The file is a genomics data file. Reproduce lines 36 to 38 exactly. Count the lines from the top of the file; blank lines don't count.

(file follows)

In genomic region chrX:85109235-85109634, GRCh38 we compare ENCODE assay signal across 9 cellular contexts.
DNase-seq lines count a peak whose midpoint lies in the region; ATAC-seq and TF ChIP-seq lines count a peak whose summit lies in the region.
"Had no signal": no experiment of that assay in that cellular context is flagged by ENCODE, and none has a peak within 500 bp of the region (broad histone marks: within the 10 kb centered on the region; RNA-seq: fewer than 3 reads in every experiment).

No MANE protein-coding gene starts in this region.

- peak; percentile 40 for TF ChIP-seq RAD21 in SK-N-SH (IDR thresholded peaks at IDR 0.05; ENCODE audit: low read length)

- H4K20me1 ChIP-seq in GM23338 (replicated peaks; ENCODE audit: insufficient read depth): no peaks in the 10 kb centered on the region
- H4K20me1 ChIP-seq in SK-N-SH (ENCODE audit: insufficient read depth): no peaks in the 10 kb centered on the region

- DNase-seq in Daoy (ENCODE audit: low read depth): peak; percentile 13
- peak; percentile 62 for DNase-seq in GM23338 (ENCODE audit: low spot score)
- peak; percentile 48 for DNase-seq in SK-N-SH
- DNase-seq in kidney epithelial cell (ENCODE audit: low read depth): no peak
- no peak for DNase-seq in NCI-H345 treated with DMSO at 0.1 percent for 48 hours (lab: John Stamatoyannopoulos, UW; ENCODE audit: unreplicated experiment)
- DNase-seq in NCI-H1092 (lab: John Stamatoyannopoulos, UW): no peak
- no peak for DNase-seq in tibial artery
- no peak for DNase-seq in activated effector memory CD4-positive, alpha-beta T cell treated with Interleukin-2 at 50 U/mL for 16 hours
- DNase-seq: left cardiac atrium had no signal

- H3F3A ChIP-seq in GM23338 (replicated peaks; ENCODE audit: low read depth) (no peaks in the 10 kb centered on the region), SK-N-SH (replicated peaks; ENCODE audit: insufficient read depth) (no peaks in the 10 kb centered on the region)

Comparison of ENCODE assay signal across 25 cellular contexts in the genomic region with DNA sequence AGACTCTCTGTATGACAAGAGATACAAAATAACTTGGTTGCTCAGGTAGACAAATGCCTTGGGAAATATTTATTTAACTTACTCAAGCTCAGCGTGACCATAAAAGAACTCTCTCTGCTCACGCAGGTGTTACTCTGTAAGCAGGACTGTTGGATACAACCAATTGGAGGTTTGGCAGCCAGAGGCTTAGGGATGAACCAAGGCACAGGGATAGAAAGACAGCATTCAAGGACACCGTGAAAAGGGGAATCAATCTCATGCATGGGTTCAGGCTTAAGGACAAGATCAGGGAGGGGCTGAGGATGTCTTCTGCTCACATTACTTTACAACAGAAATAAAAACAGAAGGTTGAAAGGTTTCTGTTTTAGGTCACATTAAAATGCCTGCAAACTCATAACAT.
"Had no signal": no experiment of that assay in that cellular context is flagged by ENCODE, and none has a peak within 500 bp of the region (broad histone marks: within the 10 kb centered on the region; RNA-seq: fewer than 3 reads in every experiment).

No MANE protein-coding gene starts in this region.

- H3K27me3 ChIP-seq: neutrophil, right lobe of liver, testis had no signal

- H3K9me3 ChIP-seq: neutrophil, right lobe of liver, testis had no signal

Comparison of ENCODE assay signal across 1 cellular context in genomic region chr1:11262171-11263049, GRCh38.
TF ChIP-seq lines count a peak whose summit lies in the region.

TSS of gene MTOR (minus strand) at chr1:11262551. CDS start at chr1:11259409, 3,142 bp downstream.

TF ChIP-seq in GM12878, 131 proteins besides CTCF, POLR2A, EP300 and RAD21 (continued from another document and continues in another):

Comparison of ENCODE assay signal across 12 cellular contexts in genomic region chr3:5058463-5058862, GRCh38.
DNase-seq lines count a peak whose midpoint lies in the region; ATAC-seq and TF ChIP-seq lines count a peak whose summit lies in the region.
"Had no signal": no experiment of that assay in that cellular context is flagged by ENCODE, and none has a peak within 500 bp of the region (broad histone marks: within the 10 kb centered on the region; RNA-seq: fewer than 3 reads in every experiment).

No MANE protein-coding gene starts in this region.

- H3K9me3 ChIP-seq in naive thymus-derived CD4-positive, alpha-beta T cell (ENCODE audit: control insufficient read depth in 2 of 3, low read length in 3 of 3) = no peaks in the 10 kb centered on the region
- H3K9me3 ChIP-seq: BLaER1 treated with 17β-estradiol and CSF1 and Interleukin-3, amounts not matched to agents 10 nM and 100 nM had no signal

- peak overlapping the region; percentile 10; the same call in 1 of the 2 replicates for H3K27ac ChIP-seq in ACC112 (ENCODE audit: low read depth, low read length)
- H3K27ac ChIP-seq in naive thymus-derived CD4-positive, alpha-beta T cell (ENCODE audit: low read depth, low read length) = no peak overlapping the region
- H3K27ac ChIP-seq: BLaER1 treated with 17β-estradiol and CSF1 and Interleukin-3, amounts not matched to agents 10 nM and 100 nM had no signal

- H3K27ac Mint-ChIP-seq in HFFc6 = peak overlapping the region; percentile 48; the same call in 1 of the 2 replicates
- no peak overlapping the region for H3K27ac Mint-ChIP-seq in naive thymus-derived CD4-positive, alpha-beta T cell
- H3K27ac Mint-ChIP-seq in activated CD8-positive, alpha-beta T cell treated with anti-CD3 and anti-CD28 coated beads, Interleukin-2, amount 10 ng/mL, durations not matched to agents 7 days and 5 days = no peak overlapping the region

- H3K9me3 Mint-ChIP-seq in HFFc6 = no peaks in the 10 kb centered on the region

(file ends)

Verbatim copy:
- H3K27ac Mint-ChIP-seq in HFFc6 = peak overlapping the region; percentile 48; the same call in 1 of the 2 replicates
- no peak overlapping the region for H3K27ac Mint-ChIP-seq in naive thymus-derived CD4-positive, alpha-beta T cell
- H3K27ac Mint-ChIP-seq in activated CD8-positive, alpha-beta T cell treated with anti-CD3 and anti-CD28 coated beads, Interleukin-2, amount 10 ng/mL, durations not matched to agents 7 days and 5 days = no peak overlapping the region